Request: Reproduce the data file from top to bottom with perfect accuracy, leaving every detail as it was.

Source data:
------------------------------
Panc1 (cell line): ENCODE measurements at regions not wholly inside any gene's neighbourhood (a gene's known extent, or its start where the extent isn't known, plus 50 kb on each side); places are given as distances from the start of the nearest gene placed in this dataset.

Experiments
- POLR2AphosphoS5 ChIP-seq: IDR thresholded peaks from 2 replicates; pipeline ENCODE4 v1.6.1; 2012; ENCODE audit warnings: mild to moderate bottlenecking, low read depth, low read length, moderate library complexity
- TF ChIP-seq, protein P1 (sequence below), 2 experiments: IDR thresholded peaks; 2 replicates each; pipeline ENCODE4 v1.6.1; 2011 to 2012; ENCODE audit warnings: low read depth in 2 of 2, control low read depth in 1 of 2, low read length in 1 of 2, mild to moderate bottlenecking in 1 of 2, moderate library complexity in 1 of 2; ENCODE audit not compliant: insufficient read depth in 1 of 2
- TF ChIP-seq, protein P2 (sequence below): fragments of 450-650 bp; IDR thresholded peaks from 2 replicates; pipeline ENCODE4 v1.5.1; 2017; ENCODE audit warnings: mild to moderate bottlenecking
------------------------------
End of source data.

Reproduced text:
Panc1 (cell line): ENCODE measurements at regions not wholly inside any gene's neighbourhood (a gene's known extent, or its start where the extent isn't known, plus 50 kb on each side); places are given as distances from the start of the nearest gene placed in this dataset.

Experiments
- POLR2AphosphoS5 ChIP-seq: IDR thresholded peaks from 2 replicates; pipeline ENCODE4 v1.6.1; 2012; ENCODE audit warnings: mild to moderate bottlenecking, low read depth, low read length, moderate library complexity
- TF ChIP-seq, protein P1 (sequence below), 2 experiments: IDR thresholded peaks; 2 replicates each; pipeline ENCODE4 v1.6.1; 2011 to 2012; ENCODE audit warnings: low read depth in 2 of 2, control low read depth in 1 of 2, low read length in 1 of 2, mild to moderate bottlenecking in 1 of 2, moderate library complexity in 1 of 2; ENCODE audit not compliant: insufficient read depth in 1 of 2
- TF ChIP-seq, protein P2 (sequence below): fragments of 450-650 bp; IDR thresholded peaks from 2 replicates; pipeline ENCODE4 v1.5.1; 2017; ENCODE audit warnings: mild to moderate bottlenecking